“Bite-Size Bits of Local, National, and Global History”
“Bite-Size Bits of Local, National, and Global History”
Near Wallace in Shoshone County, Idaho — The American West (Mountains)

“Big Ed” Pulaski

"Big Ed" Pulaski Marker image. Click for full size.
By Cosmos Mariner, June 27, 2013
1. "Big Ed" Pulaski Marker
The hardened but humble hero of “The Big Blowup”
Strong and mature Edward C. Pulaski was just the type of experienced man the fledgling Forest Service was looking for in 1908 when he was hired.

Pulaski left school in Green Springs, Ohio at age 15 seeking fortune and adventure out west. Before becoming a Forest Ranger he learned many trades including mining, ranching and logging.

During his Forest Service career he demonstrated his abilities as packer, surveyor, forester, firefighter, and blacksmith.

Ed married Emma Dickinson in 1900, and they adopted a daughter named Elsie. Years later Elsie recalled her father as “a six-foot-three, handsome fellow with blue eyes and brown hair.”

Mr. Pulaski, who is about forty years of age, is a man of most excellent judgment, conservative, thoroughly acquainted with the region, having prospected throughout the burned area during the last twenty-five years, and is considered by the old timers in the region as one of the best and safest men that could have been placed in charge of a crew of men in the hills.
Forest Supervisor, Coeur d’ Alene Nat. Forest

A Ranger must be able to take care of himself and his horses under very trying conditions; build trails and
"Big Ed" Pulaski Marker (<i>wide view</i>) image. Click for full size.
By Cosmos Mariner, June 27, 2013
2. "Big Ed" Pulaski Marker (wide view)
cabins; ride all day and all night; park, shoot, and fight fire without losing his head.
All this requires a very vigorous constitution. It means the hardest kind of physical work from beginning to end. It is not a job for those seeking health or light outdoor work…


Another Pulaski You Could Count On
There is a myth that Edward Pulaski was the great-grandson of Polish Count Kazimierz (Casimir) Pulaski, an American Revolutionary War hero. The Count was mortally wounded in 1779 while leading his mounted legion against the British. He is regarded as the father of the American cavalry. Edward Pulaski was not a direct descendent of Count Pulaski.
Erected by U.S. Forest Service, Department of the Interior.
Location. 47° 27.546′ N, 115° 56.232′ W. Marker is near Wallace, Idaho, in Shoshone County. Marker can be reached from Forest Road 456, on the right when traveling south. Touch for map. Marker is located on the Pulaski Trail, Pulaski Historic Site, Idaho Panhandle National Forest, about a mile south of Wallace on Placer Creek Road/NF-456. Marker is in this post office area: Wallace ID 83873, United States of America.
Other nearby markers. At least 8 other markers are within 2 miles of this marker, measured as the crow flies. Pulaski's Trail (a few steps from this marker); The Pulaski Tunnel Trail (about 600 feet away, measured in a direct line); The Great Fire of 1910 (about 600 feet away); Historic Wallace South Hill Stairs (approx. one mile away); Rossi Insurance Building (approx. 1.1 miles away); Wallace World War Memorial (approx. 1.2 miles away); Wallace (approx. 1.3 miles away); "The Big Blowup" (approx. 1.3 miles away). Touch for a list and map of all markers in Wallace.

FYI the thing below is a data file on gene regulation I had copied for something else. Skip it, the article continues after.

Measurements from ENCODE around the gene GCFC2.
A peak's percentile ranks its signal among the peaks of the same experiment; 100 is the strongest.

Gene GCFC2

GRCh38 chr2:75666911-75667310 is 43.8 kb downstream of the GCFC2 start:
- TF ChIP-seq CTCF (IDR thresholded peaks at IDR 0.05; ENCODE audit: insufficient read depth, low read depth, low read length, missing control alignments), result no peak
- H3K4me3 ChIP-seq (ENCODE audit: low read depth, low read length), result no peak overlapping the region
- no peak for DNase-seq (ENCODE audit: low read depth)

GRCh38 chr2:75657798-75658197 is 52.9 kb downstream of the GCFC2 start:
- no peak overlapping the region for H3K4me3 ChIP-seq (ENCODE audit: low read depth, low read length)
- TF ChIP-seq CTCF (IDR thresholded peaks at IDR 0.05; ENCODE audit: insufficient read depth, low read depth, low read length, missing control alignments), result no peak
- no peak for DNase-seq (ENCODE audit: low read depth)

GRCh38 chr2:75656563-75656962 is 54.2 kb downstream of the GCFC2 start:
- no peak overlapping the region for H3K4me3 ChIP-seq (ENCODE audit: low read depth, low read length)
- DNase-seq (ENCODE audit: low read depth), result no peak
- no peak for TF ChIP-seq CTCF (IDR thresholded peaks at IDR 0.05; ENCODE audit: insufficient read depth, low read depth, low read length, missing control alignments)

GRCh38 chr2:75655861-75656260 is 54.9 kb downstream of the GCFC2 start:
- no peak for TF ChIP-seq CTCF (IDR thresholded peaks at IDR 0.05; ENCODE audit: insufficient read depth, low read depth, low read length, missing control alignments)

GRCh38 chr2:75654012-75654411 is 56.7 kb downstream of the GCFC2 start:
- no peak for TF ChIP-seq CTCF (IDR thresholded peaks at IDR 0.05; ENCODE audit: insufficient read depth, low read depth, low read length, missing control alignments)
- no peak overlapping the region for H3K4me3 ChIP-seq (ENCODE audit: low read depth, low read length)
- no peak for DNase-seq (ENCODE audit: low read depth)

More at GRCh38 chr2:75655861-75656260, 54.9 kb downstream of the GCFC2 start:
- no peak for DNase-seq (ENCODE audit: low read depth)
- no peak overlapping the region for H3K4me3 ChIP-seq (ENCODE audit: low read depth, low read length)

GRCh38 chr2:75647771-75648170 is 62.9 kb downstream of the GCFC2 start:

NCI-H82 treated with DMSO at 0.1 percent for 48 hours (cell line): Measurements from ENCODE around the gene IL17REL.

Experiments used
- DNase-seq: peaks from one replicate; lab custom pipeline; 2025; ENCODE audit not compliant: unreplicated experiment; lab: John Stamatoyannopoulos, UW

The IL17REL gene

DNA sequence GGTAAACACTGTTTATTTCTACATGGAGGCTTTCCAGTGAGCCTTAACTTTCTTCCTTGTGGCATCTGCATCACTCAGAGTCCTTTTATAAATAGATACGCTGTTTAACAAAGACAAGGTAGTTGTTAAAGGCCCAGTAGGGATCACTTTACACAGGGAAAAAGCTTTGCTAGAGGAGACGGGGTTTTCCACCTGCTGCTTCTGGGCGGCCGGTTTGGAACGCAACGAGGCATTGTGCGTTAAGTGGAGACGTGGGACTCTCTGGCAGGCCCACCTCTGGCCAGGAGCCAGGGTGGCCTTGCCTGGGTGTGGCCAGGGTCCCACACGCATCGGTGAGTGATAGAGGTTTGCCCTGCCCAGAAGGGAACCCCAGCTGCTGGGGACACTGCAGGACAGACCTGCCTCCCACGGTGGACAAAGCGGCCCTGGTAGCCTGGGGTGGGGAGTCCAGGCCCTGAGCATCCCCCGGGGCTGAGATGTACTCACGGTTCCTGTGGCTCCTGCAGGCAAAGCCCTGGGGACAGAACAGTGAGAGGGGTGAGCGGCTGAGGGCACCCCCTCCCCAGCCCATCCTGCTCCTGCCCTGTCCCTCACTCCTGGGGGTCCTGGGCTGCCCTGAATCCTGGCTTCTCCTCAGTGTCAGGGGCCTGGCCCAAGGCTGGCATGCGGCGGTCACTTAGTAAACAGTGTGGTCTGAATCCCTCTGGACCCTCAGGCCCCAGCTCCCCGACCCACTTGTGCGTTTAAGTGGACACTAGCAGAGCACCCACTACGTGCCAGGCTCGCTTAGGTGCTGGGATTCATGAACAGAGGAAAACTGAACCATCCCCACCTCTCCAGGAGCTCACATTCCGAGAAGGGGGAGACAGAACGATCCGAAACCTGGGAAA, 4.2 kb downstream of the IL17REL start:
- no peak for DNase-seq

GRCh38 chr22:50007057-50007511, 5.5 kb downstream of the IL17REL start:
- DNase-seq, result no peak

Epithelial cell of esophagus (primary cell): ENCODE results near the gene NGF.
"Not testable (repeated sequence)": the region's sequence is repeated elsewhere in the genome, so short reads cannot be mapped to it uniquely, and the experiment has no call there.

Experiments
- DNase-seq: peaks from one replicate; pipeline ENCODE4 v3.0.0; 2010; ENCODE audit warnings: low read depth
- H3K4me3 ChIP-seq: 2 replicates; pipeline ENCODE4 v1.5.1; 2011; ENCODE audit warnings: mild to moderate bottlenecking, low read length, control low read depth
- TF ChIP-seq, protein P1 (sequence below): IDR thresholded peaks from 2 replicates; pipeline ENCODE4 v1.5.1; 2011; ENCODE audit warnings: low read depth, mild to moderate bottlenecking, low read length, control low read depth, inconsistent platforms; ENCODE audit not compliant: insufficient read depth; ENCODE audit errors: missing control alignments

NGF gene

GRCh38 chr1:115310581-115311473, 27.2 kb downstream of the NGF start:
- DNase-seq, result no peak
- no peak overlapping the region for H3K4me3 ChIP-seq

Related markers. Click here for a list of markers that are related to this marker.
Also see . . .
1. Edward Pulaski - Heroic Firefighter & Inventor.
Pulaski's crew, like many others, became trapped by the firestorm. Realizing that the fire could not be outrun, he was able to quickly round up all 45 of his men and lead them to an old abandoned mine shaft that he knew from his mining days. With suffocating heat and smoke entering the mine, Pulaski ordered the panicked men to lie down, threatening to shoot anyone who tried to leave. Eventually, they all passed out from the heat and lack of fresh air, but the following morning all but five awoke and made their way back to Wallace. Pulaski is considered a true hero in firefighting lore for this feat. Drawing on his firefighting experience, Pulaski the following year devised a special tool. Tired of carrying two separate implements to fight a forest fire, one to chop and one to hoe, he combined an axe and a grub hoe. Now he could chop with one side, turn it, and hoe the ground with the other. It soon went into production and became popular throughout the country and became known as the Pulaski Tool. (Submitted on November 13, 2017, by Cosmos Mariner of Cape Canaveral, Florida.) 

2. Ed Pulaski.
Pulaski is widely credited for the invention of the Pulaski in 1911, a hand tool commonly used in firefighting. A combination hand tool with a mattock for digging or grubbing on one side and an axe for chopping on the other, it is often called a "Pulaski tool". (Submitted on November 13, 2017, by Cosmos Mariner of Cape Canaveral, Florida.) 

3. Pulaski Tool.
The tool combines an axe and an adze in one head, similar to that of the cutter mattock, with a rigid handle of wood, plastic, or fiberglass. The Pulaski is a versatile tool for constructing firebreaks, as it can be used to both dig soil and chop wood. It is also well adapted for trail construction, gardening, and other outdoor work. As a gardening or excavation tool, it is effective for digging holes in root-bound or hard soil. (Submitted on November 13, 2017, by Cosmos Mariner of Cape Canaveral, Florida.) 
Categories. Notable Persons
Credits. This page was last revised on November 16, 2017. This page originally submitted on November 13, 2017, by Cosmos Mariner of Cape Canaveral, Florida. This page has been viewed 72 times since then and 24 times this year. Photos:   1, 2. submitted on November 13, 2017, by Cosmos Mariner of Cape Canaveral, Florida. • Andrew Ruppenstein was the editor who published this page.
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